The cover material suggests that this series is clever and engaging and will have readers solving puzzles.  But the readers themselves are seldom offered any puzzles to solve; this is mostly done by the characters and the story does not really feel interactive.  Besides, the characters solve every puzzle with astonishing ease.  It’s all very much as if the author just wants to hurry up this preliminary junk already and get to the time travel stuff.  Seriously, if the characters are stuck for more than ten minutes on a clue they start sniping at each other and dramatically declaring they want to give up.  Fortunately for them, I suppose, none of the puzzles are difficult or, if they are, a magic clue ends up in their hands or someone among them randomly possesses the specialized knowledge to solve the problem.

Normally a book like this would help draw out the drama by adding in bits of everyday life.  Perhaps the treasure seeking must stop for bedtime or a family trip to town.  Maybe someone is going to have a friend over or will go on a date.  But no outside characterization happens here; everything revolves, uninterrupted, around the puzzle-solving.  This means that we mostly see the characters in context of their ability to solve puzzles and do not otherwise learn much about them.

What we do see of them is a little awkward.  Jason is established as a dreamer who very often has flashes of convenient insight that allow him to solve a problem without any work.  Rick is…well, the author tells us he’s a natural leader, so I guess it must be true.  We certainly do not see enough of him in action to judge for ourselves.  Julia is somewhat problematic.  I think she’s supposed to be relatable as a girl because she’s into the city and friends and she does stuff like sunbathe while the boys explore.  But every time you think she’s falling into a female stereotype, the author goes, “Just kidding!  She’s sunbathing but only for a short time because she can’t sit still!  She’s full of action!  She’s athletic!  She does stuff!”  But also, she’s a girl.  And she’s going to whine like a girl and do other stuff that apparently females do.  It’s as if the author is not entirely sure how to write a female character.  And it doesn’t help that the only other female characters are 1) the overly protective mother stereotype, 2) the female villain stereotype, and 3) a shop owner who would be interesting if she only had a larger role.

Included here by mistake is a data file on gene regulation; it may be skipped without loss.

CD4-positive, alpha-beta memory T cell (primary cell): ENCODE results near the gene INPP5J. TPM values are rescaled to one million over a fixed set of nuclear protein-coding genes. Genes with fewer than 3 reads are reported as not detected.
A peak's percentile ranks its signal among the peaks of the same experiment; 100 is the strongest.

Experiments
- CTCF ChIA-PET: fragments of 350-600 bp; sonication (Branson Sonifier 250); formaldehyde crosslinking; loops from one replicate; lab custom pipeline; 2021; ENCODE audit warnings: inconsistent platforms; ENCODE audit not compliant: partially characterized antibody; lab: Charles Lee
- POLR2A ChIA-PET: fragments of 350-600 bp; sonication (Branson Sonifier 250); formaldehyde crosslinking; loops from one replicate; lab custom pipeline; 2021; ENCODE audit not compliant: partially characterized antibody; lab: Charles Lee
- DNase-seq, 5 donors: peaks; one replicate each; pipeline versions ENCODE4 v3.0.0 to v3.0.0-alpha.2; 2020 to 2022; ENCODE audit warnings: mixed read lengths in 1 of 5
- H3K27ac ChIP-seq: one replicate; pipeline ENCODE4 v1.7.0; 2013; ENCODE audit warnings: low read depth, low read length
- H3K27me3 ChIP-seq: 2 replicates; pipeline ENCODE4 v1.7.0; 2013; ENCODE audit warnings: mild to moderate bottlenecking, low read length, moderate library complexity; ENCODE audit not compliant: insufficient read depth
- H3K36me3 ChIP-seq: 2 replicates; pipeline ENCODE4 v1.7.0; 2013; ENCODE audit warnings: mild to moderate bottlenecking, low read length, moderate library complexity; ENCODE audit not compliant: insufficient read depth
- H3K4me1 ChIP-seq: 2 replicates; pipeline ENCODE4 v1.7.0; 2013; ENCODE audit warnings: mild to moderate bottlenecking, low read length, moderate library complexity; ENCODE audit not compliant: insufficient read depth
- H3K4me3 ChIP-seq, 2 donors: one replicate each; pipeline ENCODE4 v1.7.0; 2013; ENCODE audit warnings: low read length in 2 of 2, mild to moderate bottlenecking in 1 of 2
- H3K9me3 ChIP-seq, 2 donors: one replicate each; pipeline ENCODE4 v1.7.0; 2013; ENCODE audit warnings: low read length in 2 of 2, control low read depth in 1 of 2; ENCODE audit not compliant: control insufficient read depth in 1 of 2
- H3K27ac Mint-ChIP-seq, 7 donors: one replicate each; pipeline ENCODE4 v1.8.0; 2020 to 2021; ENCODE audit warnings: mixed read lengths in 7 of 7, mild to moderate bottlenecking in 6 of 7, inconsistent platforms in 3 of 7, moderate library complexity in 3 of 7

This story simply is not original enough to make me want to read twelve more books in the series and the characters aren’t compelling enough, either.  I suppose it must have sold well or there would be no point in publishing twelve more installments.  The series, however, simply is not for me.

Krysta 643 stars

Leepike Ridge by N. D. Wilson

leepike-ridgeINFORMATION

Goodreads: Leepike Ridge
Series: None
Source: Purchased
Published: 2007

SUMMARY

Eleven-year-old Thomas Hammond floats down the stream and over a waterfall one day, then finds himself trapped underneath Leepike Ridge.  With only a few sardines and a light, Tom will have to find the courage and the wits to stay alive long enough to find his way out.  But up above a gang of treasure hunters is thwarting the search efforts.

REVIEW

N. D. Wilson’s first book for children differs from his later selections in that it features no fantasy magic, and yet it still suggests something of the magical, or at least the wondrous.  Tom Hammond, after all, finds an adventure right in his back yard–the kind of adventure that tests one courage and changes one forever.  It’s the type of thing any young reader secretly longs for–the chance to prove themselves a hero.

It’s true that a gang of treasure hunters, or perhaps just thugs, ups the stakes a little and makes the adventure just a little more than the type of thing one could reasonably expect if also whisked down the river to an unknown subterranean world.  They give an old-timey Western feel to the whole, which almost provides comic relief, even though they’re capable of murder.  This weird balance between comical and dangerous almost makes their presence seem extraneous to the story, as if they were not fully thought out.  But they certainly relief the tedium of watching a character walk around a dark cave system, which is probably the point.

Tom’s story underground takes up just enough space in the book to keep it interesting, though I admit that descriptions of him climbing about did bore me a little.  Still, Wilson adds in his signature philosophy to lighten these scenes–that is, he provides somewhat cryptic but high-sounding phrases and allusions to make it seem like something Big and Important is happening here.  Which, it is.  Tom is going to find out if he’s a hero.  He’s also going to find out if he’s a dead hero or a live one.

Altogether, the book is fast-paced read that is classic Wilson-a boy, an adventure, and a hint of something greater behind it all.  Fans of 100 Cupboards and the Ashtown Burials series will find a lot to love here, even if the book is not fantasy.

Krysta 644 stars